Indoors, mosquitoes take their time. They hang out on the ceilings and walls, waiting. Then, one by one, they descend, hover above their victim until they have selected an optimum target spot. They are tidy and leave their victim with almost no trace (until the itchy welt a few hours later).
Black flies, on the other hand, don’t possess a scrap of intelligence. Their sole technique seems to be a sort of cluster-fuck blood feast. Each one for themselves, driving their victims either indoors or insane.
Black flies are sloppy. You reach behind your neck in a black fly infested area and your hand comes back bloody. They are impulsive, like starved vampires, mowing on their victims with wild urgency. And indoors, while the mosquito simply adapts to the new environment and changes tactics, black flies forget their ultimate purpose and can be found clinging to windows, confused and desperate.
Now imagine a group of tree planters working out in the middle of nowhere with a job to do and no chance of escape. The bugs get excited. This is their chance to flourish! The mosquitoes engage in a frenzied blitz, sending out all team members at once, and when they discover the optimum spot of penetration, the information is quickly shared, resulting in repeat injection sites.
Black flies use their usual (only) technique of flying at full speed and dive-bombing their victim with very little precision. They fly up noses, down throats, into eyes. Inevitably many of them succeed in extracting the blood nectar they so desire. The tree planter, who is busy tending to the trees and is no match for the swarms, ends up looking like they lost a fight at the end of the day.


In conclusion, mosquitoes are of superior intelligence, with their tactics, patience and precise injection practice. Black flies are stupid, lack reasoning skills and attention to detail, but with their sheer number and exuberance they can really fuck you up.



Wednesday, 4 June 2014

Shut Up and Plant: Day 25 in the Life of a Rookie Geriatric Tree Planter


When I purchased my planting bags, they came with a sticker that read, "Shut up and plant."

I didn't know it then, but this slogan would become among the most pertinent advice. 

The "shut up" doesn't refer to talking. How could it? We plant alone. There's no one besides the bugs and the brambles to talk to. No, the "shut up" is directed at the mind, which, when left unbridled, can quickly become a problem.

Lately, my mind has been taking me for a ride, and curbing its wild and often sabotaging tendencies has been among the greatest challenges of this whole o̶r̶d̶e̶a̶l̶ experience.

It'll decide to play the same song, over and over and over. And not an appropriate song either. Something energizing would be helpful, something fast with a good beat, but my mind will select a Raffi song from the 80s and play it relentlessly. I'll gently suggest a Caravan Palace song or a sweet Led Zeppelin tune, but to no avail. I get Baby Beluga or worse, a mere snippet of it repeated throughout the day, never to be completed.

Then there are the negative thoughts that begin to spew as early as mid-morning and can last until the very end of the day if I'm unable to curb them.

"You sure are planting slowly!" it'll begin.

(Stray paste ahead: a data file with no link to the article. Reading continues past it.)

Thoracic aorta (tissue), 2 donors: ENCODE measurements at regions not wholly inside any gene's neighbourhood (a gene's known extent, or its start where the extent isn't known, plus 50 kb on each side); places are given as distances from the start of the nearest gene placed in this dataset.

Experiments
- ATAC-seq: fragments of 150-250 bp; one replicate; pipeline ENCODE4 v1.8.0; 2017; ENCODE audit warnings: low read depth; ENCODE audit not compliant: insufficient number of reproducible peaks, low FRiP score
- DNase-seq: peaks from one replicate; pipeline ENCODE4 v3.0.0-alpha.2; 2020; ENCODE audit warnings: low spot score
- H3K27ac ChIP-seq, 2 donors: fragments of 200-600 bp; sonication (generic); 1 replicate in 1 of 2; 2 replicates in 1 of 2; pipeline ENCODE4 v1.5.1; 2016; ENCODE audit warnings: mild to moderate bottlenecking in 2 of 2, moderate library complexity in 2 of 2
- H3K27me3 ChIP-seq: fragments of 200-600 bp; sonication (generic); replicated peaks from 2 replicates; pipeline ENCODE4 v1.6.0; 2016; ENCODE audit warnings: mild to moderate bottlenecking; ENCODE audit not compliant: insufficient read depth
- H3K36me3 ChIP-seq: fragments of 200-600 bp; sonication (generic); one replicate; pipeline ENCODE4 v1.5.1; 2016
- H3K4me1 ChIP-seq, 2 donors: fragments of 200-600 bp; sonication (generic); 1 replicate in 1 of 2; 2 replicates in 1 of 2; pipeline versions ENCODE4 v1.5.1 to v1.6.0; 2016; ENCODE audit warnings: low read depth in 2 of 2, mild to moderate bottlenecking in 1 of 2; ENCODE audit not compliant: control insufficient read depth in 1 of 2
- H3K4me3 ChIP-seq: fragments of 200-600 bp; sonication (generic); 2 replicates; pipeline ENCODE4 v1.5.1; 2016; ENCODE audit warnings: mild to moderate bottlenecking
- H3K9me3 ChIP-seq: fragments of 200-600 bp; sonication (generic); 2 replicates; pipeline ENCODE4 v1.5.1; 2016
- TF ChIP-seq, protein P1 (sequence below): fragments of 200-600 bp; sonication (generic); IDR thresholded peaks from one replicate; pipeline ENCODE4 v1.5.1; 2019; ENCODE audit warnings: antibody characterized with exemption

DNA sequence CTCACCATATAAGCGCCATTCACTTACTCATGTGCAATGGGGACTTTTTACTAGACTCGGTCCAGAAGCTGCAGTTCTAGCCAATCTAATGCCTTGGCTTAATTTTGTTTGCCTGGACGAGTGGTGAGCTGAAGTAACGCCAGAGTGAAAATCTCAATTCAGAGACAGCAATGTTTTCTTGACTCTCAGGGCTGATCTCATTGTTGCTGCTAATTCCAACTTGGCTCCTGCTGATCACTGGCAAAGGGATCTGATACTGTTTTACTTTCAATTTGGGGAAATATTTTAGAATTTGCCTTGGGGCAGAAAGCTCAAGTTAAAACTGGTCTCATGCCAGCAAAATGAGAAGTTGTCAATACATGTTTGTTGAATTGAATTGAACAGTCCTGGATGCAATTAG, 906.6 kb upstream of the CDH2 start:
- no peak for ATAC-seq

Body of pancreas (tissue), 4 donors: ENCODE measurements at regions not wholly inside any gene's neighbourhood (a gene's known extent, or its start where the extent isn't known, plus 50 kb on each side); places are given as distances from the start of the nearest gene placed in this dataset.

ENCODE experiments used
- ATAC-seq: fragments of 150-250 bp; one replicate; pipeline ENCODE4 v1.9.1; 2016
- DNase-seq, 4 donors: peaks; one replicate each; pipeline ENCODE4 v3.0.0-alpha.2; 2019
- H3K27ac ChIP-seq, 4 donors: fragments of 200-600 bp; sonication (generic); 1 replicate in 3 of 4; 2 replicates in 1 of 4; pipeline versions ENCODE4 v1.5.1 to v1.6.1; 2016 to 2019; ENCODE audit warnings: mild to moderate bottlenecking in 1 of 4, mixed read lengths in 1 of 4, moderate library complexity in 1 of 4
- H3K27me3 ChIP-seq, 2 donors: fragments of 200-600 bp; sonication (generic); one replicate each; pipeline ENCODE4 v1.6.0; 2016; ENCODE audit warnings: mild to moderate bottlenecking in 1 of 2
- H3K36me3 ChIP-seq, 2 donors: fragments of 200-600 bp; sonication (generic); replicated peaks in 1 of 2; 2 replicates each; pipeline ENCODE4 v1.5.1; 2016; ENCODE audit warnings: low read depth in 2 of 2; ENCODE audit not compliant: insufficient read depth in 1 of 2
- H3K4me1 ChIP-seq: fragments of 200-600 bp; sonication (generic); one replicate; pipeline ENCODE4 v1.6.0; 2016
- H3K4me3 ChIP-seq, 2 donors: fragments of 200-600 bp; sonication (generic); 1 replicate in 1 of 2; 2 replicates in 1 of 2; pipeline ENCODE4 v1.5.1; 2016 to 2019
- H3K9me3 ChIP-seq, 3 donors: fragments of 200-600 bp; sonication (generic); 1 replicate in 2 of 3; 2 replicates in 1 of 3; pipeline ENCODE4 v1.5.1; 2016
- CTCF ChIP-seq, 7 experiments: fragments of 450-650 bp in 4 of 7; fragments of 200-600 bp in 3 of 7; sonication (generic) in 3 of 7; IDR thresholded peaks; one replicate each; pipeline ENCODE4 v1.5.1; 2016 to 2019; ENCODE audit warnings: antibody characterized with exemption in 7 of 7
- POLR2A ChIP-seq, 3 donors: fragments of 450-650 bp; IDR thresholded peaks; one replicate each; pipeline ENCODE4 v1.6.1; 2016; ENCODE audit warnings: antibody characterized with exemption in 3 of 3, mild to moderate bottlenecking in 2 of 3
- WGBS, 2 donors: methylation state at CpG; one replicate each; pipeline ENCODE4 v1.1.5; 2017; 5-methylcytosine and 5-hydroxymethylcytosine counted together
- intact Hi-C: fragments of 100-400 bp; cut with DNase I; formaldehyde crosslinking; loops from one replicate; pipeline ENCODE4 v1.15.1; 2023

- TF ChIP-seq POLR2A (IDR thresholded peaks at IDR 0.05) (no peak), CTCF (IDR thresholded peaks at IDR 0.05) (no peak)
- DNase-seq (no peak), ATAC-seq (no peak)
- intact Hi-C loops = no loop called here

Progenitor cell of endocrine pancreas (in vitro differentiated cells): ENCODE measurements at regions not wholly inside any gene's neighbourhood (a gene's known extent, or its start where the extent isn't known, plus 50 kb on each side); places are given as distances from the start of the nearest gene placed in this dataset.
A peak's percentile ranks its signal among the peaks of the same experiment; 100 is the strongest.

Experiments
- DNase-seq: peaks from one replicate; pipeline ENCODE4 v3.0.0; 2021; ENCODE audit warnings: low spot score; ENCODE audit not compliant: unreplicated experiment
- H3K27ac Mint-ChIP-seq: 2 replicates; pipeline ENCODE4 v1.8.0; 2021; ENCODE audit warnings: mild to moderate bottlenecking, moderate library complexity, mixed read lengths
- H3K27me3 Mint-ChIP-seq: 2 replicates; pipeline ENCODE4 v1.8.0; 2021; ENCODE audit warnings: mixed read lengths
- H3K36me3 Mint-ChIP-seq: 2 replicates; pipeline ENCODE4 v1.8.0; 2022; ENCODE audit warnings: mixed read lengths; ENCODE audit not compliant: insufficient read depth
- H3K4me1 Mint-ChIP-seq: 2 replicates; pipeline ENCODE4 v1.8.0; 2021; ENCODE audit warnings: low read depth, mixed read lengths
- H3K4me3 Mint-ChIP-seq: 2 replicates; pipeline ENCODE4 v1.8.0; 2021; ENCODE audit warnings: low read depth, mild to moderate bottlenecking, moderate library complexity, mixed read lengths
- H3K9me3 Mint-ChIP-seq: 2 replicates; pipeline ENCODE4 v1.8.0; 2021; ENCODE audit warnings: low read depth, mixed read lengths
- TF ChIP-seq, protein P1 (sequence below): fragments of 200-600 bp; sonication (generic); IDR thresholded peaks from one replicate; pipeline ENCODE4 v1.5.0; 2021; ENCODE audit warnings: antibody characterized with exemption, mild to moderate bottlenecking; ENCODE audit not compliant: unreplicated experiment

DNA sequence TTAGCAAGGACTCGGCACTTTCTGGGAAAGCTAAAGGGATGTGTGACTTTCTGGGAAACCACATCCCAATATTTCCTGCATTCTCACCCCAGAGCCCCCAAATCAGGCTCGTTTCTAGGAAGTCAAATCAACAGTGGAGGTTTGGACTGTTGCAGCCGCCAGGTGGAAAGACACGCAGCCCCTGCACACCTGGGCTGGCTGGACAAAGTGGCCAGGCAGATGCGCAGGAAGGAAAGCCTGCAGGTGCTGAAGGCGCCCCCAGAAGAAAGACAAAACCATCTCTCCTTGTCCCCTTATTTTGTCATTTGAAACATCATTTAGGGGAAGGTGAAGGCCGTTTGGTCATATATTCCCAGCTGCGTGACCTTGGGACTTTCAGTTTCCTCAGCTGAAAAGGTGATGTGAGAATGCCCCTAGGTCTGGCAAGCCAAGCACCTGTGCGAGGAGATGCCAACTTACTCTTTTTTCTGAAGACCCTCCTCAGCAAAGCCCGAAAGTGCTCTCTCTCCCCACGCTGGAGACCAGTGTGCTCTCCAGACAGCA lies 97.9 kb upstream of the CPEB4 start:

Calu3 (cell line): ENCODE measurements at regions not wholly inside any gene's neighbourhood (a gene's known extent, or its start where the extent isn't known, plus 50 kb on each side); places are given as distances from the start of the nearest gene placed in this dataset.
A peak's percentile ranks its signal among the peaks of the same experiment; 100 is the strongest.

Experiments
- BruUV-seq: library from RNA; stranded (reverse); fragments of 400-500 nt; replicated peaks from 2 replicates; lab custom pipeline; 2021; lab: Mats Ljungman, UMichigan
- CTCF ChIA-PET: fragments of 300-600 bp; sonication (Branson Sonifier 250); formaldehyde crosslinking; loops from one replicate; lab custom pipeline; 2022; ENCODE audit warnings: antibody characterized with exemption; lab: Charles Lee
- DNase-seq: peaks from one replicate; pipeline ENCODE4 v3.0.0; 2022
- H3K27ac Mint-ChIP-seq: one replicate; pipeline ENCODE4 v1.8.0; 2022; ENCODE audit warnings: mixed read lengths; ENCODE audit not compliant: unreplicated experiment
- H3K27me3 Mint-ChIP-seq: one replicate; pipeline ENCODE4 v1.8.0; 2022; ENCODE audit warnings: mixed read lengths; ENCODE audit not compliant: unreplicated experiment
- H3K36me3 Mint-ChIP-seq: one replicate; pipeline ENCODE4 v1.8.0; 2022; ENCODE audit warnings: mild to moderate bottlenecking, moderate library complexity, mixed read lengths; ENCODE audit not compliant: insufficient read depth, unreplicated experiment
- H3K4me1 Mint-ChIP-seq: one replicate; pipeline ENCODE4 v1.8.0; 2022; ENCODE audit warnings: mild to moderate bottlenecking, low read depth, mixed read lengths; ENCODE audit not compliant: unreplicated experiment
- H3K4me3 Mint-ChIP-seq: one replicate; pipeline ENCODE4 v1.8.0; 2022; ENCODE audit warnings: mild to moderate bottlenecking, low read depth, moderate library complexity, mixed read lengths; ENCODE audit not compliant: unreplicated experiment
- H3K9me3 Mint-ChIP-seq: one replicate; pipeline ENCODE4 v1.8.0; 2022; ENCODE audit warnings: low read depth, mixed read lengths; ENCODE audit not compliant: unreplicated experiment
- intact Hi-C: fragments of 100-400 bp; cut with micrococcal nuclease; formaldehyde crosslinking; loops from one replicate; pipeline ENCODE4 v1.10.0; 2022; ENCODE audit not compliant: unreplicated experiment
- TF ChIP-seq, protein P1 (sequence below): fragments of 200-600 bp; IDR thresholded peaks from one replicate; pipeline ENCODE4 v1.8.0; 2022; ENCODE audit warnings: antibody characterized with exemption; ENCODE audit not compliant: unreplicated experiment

"Yep. The slowest planter on the crew, how do you like that?" it'll continue.

"You know, you're ruining your body for barely more than minimum wage. Haha!"

SHUT UP! I'll beg. Please SHUT UP!

"Actually, you might never get better," it sneers.

I WILL, I whimper.

"How can you? Look at you. You're exhausted. You have more hours of planting remaining than the amount of sleep you got last night. How can you keep this up for seven more hours?"

I don't know, I squeak. I don't know.

"What were you thinking? A 32-year-old rookie. What an idea!" 

STOP! I plead, the tears only one more insult away. SHUT UUUUUUUUUP!

On the physical front, I'm doing OK-ish. Even when I think my body can't take another step, can't drive the shovel into the ground again, can't bend over to place the tree one more time, it somehow does. 

But the mind! With its relentless need to taunt and provoke is where the battle truly takes place.

The rare times when I have managed fast, fluid motions where the trees start to go in with less effort and strain have occurred when my mind was on a brief hiatus. Planting, I have quickly discovered, requires a state of no-mind. Of meditation. Of ultimate mind suspension. And this takes practice. As my muscles and tissues and joints adapt to the outrageous physical demands, my mind is learning to back off, to float on the waves of my subconscious, albeit for the smallest of stretches.

And when that doesn't work, after a rough day like yesterday, battling everything from the daily mind-fuck to tough land to the obscene amount of black flies, there is sometimes a Caribou waiting in the truck to gently lift the spirits--or at least prevent them from plummeting deeper.


The less my mind interferes, the better I get at planting. Of course, it still checks-in countless times a day, offering a slew of creative insults and unhelpful suggestions, but I am learning (trying!) to keep it in check. To keep the momentum of the movements. To just shut the fuck up and plant.

Wednesday, 21 May 2014

It ain't so Bad: Words from the Woods

Since my most recent post, I have received many thoughtful but genuinely concerned messages. So I’m here to tell you that there are some great things about tree planting too! Such as…

You can eat anything you want!